SOMETHING TO DECLARE
The pointy end of the plane may seem like a forbidden oasis of unparalleled luxury, but the reality can fall somewhat short – and could ruin flying for you forever after.
When you’re crammed in economy on a long-haul flight, with your knees around your chin and a five-year-old treating the back of your seat like a piñata, the front end of the plane seems like an airborne Shangri-la. A mystical world of peace and decadence, where champagne flows and passengers recline like Roman emperors, being fed grapes and gently fanned by comely attendants. Unfortunately, for those without a trust fund or a ritzy corporate job, this world is off limits, its perimeter ferociously guarded by curtain-swishing stewards. But there is one way in – when fate plucks you from the check-in queue and grants you access with that most magical of terms: ‘upgrade’. My own transformational experience occurred on a flight from London to Sydney, when I was bumped up to the hallowed preserve of business class. While it didn’t quite reach the heights of my cattle-class fantasies (no silver platters or foot massages and nary a chocolate fountain in sight) there were scrupulously attentive staff, scoops of real ice cream, complimentary pyjamas and, of course, a seat roomy and reclinable enough to banish any memory of hyperactive toddlers. But this taste of luxury came with a price: on my next trip, I had to fly economy. Suddenly, the seats seemed narrower, the staff were indefinably surlier, my neighbour’s annexation of the shared armrest verged on the openly hostile. I spent hours gazing forward through the crack in the curtain, a sense of injustice raging through me. ‘I belong in there now, don’t you see?’ I silently cried. Then my senses returned, along with the feeling in my legs, when I stepped off the plane and into the real world. For all its exclusivity, the front of the plane is not a place of unbounded luxury: if I received one of those meals at a restaurant, I would hardly be raving; if I slept on a bed like that at a hotel, I would not return. In fact, the greatest thing about gaining access to the upper classes lies not in any of its perks. It’s in the knowledge that even if the flight is uncomfortable or tedious, you can rest easy in the knowing that there are hundreds of people having a far worse time of it just a few feet behind you.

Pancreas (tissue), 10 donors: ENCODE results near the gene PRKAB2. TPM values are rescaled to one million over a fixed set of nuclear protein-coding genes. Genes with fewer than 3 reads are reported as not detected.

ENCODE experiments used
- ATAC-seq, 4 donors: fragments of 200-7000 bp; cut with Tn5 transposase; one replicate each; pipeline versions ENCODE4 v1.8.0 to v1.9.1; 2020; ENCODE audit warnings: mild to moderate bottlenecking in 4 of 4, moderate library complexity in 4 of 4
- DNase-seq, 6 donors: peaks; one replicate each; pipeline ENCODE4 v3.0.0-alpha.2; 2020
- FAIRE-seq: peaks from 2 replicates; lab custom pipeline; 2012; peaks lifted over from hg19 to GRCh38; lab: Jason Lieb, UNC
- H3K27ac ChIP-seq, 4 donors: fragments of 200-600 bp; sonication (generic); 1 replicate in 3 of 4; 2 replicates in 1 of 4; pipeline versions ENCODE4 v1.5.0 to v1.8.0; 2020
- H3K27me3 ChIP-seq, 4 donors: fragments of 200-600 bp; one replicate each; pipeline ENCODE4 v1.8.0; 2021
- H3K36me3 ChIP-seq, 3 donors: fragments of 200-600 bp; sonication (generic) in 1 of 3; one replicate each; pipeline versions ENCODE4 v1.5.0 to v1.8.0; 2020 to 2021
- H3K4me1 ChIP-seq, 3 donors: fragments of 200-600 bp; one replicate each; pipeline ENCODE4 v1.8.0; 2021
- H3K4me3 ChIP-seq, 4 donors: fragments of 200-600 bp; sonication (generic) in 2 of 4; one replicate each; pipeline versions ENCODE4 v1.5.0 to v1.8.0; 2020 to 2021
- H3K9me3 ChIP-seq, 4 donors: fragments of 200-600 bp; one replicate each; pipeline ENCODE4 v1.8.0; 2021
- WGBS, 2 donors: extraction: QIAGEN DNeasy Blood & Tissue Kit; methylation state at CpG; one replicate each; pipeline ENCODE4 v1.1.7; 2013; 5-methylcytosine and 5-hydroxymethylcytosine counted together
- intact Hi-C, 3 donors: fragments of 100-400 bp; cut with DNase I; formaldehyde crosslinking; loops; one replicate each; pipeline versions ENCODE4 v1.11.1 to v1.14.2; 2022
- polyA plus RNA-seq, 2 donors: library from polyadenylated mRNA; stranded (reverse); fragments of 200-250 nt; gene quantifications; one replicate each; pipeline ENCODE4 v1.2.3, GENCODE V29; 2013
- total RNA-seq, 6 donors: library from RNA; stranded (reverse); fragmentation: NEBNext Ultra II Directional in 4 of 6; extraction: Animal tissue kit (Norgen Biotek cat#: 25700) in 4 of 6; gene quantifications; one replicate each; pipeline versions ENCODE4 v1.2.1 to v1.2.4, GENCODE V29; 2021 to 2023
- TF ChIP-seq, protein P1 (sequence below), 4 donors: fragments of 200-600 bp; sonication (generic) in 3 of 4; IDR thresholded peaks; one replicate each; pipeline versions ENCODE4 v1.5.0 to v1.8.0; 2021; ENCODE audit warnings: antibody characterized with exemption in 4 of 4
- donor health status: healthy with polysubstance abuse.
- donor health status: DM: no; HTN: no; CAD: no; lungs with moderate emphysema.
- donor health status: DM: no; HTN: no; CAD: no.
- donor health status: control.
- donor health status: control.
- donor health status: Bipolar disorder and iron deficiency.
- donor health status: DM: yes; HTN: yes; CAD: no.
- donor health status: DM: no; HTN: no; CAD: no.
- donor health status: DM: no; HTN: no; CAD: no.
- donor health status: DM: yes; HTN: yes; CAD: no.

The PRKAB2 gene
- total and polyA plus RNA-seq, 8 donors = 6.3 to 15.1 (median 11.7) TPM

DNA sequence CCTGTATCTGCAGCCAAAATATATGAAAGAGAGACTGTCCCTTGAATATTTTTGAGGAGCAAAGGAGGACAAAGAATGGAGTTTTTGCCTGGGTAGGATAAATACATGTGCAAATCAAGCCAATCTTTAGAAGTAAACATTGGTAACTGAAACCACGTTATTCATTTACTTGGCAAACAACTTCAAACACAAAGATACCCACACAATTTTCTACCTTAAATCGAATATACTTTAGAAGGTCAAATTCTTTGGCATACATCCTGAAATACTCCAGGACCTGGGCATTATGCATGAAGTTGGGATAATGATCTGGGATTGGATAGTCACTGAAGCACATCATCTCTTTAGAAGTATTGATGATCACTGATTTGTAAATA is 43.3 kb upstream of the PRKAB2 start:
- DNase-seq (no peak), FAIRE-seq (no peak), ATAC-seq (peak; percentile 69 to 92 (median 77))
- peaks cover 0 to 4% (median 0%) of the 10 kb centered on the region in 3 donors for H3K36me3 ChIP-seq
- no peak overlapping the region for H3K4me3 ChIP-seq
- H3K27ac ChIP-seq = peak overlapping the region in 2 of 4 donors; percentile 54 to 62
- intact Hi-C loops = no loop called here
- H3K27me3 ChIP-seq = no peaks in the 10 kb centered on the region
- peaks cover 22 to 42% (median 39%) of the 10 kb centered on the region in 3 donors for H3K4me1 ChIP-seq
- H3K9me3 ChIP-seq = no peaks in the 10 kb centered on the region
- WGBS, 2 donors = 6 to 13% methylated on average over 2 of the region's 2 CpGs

CHRISTA LARWOOD is a regular contributor to the magazine and a seasoned veteran of long-haul flights